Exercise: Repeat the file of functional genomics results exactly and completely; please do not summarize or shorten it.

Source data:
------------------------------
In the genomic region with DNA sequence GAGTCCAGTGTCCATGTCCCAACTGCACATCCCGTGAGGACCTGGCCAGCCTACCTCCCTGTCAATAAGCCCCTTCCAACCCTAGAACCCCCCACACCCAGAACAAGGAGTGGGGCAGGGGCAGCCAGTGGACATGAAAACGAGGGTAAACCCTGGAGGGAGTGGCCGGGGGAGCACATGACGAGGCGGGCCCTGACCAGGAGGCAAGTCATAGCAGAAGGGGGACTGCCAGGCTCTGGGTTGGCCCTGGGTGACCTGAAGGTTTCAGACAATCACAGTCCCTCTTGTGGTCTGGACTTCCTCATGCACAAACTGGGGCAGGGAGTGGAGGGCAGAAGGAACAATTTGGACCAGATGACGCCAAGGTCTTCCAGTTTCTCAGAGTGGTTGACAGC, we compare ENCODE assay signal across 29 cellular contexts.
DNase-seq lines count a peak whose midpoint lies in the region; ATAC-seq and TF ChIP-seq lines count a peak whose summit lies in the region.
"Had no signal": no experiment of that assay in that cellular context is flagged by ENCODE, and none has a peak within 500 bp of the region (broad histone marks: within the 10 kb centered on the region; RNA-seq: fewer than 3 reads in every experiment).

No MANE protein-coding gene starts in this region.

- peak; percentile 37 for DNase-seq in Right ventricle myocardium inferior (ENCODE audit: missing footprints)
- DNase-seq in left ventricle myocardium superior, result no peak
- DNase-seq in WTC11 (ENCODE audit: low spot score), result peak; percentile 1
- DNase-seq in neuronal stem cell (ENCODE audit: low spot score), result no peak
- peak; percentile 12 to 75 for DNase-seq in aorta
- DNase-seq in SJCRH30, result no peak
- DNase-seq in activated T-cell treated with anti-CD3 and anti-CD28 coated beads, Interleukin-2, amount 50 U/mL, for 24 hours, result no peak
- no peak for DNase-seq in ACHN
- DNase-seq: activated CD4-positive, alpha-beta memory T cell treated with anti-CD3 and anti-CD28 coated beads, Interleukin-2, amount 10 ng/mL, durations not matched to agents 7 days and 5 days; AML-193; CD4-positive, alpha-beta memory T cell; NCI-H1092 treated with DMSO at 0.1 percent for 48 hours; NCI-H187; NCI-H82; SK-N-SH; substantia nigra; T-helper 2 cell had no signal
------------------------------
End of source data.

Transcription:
In the genomic region with DNA sequence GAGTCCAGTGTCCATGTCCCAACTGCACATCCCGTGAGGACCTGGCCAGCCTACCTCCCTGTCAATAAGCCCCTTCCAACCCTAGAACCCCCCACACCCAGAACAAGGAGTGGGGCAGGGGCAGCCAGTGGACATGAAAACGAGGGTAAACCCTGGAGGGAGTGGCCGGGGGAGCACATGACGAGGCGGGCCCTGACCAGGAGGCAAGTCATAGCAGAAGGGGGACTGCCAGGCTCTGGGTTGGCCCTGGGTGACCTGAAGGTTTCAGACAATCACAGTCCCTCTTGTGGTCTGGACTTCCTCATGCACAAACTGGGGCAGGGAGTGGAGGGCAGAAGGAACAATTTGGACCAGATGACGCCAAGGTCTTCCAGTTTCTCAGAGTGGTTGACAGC, we compare ENCODE assay signal across 29 cellular contexts.
DNase-seq lines count a peak whose midpoint lies in the region; ATAC-seq and TF ChIP-seq lines count a peak whose summit lies in the region.
"Had no signal": no experiment of that assay in that cellular context is flagged by ENCODE, and none has a peak within 500 bp of the region (broad histone marks: within the 10 kb centered on the region; RNA-seq: fewer than 3 reads in every experiment).

No MANE protein-coding gene starts in this region.

- peak; percentile 37 for DNase-seq in Right ventricle myocardium inferior (ENCODE audit: missing footprints)
- DNase-seq in left ventricle myocardium superior, result no peak
- DNase-seq in WTC11 (ENCODE audit: low spot score), result peak; percentile 1
- DNase-seq in neuronal stem cell (ENCODE audit: low spot score), result no peak
- peak; percentile 12 to 75 for DNase-seq in aorta
- DNase-seq in SJCRH30, result no peak
- DNase-seq in activated T-cell treated with anti-CD3 and anti-CD28 coated beads, Interleukin-2, amount 50 U/mL, for 24 hours, result no peak
- no peak for DNase-seq in ACHN
- DNase-seq: activated CD4-positive, alpha-beta memory T cell treated with anti-CD3 and anti-CD28 coated beads, Interleukin-2, amount 10 ng/mL, durations not matched to agents 7 days and 5 days; AML-193; CD4-positive, alpha-beta memory T cell; NCI-H1092 treated with DMSO at 0.1 percent for 48 hours; NCI-H187; NCI-H82; SK-N-SH; substantia nigra; T-helper 2 cell had no signal